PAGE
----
Creativity is one of the most important things to remember about in IF, and like other games Plotkin has made, the creativity wfas very evident from the beginning. Of course being a trek fan (and basically any other scyfi show out there excluding vampires), the universe created is unlike anything I've seen in my IF, with sails, strange creatures and exploration.

I suppose what struck me first about this, was that it wasn't a combat mission like most space adventures are. Instead, it utilized the exploration component of space. Furthermore, the exploration isn't simple south, north east, west, up, down, in, out system, but uses sails to direct the spacecraft. through a series of furrowing and unfurrowing, tightening and untightening the sails, the player can move around the universe. Of course going left and right is not possible, but the puzzles utilized well, the inability to move anywhere but straight. Furthermore, it was impressive to not how well everything was implemented in the game. There were so many commands which could be used to do each action, making the game run extremely smoothly.

plot kin, as always, makes good use of characters and storyline. Like so many of his games, everything is well thought out, and just enough information is given so the player can fill in the rest using their own imaginations. Quite frankly, the descriptions in the game were done so to give the player a sense of awe at the beautiful universe around them, and let them picture it mostly themselves. The character was a little on the bleak side, but i think enough was known about him, and his excitement of the unknown was very clear.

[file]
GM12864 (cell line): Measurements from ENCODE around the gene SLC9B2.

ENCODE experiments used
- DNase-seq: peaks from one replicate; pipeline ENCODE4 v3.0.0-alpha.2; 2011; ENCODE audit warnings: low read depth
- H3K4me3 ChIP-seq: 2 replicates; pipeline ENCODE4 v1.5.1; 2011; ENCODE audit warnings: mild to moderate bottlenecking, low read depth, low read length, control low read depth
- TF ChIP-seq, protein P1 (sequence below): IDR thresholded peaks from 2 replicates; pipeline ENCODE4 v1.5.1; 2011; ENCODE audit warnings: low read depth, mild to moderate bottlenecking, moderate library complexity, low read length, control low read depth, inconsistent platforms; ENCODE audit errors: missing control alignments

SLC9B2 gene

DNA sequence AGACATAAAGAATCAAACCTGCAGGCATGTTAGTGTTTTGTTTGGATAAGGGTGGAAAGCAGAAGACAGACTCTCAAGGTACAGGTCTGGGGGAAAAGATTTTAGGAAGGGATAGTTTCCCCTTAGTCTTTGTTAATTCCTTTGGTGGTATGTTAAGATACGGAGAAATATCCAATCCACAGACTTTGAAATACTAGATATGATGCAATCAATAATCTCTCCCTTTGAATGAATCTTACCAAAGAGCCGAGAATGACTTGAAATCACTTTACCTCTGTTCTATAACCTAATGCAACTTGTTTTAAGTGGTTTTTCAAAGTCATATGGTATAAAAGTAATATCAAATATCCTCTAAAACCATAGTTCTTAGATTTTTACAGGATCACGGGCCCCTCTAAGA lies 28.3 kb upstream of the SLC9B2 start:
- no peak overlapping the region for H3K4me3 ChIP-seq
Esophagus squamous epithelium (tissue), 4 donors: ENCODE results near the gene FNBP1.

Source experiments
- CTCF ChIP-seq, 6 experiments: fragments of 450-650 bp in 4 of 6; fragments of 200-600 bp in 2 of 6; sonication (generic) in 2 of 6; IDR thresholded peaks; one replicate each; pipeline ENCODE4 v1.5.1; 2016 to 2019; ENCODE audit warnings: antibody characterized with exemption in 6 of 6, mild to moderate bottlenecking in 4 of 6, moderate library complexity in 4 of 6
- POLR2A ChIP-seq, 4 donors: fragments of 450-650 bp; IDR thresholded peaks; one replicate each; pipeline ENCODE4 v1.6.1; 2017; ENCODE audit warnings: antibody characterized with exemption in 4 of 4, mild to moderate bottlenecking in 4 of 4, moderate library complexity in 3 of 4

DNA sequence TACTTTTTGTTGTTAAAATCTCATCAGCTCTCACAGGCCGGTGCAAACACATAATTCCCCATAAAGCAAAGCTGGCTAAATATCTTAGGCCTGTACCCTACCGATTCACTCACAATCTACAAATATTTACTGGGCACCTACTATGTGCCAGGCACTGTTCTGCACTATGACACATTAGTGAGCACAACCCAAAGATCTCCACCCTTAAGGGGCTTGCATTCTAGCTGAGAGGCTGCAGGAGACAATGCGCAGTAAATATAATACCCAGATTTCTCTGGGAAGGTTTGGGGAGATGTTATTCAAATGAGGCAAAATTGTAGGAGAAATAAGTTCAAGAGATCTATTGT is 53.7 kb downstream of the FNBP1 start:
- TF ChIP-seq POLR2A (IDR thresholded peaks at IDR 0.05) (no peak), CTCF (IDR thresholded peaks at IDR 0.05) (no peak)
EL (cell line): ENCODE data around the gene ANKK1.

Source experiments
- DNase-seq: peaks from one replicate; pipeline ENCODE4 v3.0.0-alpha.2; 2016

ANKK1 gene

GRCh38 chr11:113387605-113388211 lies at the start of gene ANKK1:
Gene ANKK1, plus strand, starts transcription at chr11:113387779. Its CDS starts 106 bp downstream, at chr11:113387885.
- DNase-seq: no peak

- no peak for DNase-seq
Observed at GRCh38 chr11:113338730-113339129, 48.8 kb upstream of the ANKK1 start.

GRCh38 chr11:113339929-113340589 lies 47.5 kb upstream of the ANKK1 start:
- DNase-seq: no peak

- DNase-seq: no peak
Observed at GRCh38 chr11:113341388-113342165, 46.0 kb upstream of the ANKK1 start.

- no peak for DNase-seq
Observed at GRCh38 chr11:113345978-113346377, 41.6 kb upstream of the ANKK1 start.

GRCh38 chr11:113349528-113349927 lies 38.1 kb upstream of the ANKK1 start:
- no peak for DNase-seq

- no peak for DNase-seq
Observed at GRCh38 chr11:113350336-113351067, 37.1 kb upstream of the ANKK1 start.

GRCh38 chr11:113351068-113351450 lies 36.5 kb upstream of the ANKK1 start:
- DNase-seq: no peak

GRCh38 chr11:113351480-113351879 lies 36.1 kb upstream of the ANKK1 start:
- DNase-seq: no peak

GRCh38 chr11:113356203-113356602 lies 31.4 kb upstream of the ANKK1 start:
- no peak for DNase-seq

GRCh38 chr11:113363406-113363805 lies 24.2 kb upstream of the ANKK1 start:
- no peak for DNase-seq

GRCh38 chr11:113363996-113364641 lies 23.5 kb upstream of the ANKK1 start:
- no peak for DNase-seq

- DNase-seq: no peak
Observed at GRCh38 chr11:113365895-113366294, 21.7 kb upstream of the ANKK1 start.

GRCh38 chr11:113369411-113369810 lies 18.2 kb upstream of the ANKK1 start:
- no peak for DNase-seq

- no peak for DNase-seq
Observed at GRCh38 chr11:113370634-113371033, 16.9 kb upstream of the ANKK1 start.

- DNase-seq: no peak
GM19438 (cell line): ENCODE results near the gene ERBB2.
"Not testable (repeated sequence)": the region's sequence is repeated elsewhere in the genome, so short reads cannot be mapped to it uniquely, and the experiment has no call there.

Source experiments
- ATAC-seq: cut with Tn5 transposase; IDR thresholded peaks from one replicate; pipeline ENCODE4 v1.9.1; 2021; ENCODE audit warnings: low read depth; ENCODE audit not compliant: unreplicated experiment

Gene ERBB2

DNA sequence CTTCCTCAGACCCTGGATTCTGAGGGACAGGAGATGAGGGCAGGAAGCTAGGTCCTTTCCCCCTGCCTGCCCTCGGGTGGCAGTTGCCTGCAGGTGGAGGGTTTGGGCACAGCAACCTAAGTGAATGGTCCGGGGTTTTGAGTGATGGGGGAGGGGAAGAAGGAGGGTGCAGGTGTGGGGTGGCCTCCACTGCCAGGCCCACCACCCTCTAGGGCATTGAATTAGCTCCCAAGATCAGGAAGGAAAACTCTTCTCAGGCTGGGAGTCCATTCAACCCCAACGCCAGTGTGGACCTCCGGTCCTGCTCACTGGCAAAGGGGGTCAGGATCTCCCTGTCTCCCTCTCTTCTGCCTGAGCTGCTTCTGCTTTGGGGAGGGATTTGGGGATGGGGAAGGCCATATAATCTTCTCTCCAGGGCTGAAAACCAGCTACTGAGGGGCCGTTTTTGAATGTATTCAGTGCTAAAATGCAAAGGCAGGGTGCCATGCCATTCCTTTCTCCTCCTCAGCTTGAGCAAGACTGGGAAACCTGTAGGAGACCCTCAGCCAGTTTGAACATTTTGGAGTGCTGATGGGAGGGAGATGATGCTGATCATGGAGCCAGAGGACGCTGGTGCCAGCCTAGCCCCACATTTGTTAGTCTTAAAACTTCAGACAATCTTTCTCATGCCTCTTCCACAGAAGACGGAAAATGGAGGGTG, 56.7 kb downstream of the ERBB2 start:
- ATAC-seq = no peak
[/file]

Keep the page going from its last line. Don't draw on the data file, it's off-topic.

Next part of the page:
I'll say it right now that I absolutely hate mazes with a passion. I've always hated mazes (for an obvious reason), and I didn't really think I'd ever like them. However this game has a brilliant maze that I even enjoyed. I don't want to spoil it because it is so well done, but I will say this: the maze was interesting because it took skill to maneuver through it and it wasn't just guesswork the whole time, which I just love in a maze. As for most of the puzzles in the game, they are not difficult, but instead very interesting and fitting in this story.

I loved this game and I'd recommend other players to go to "the heliopause, and Beyond"!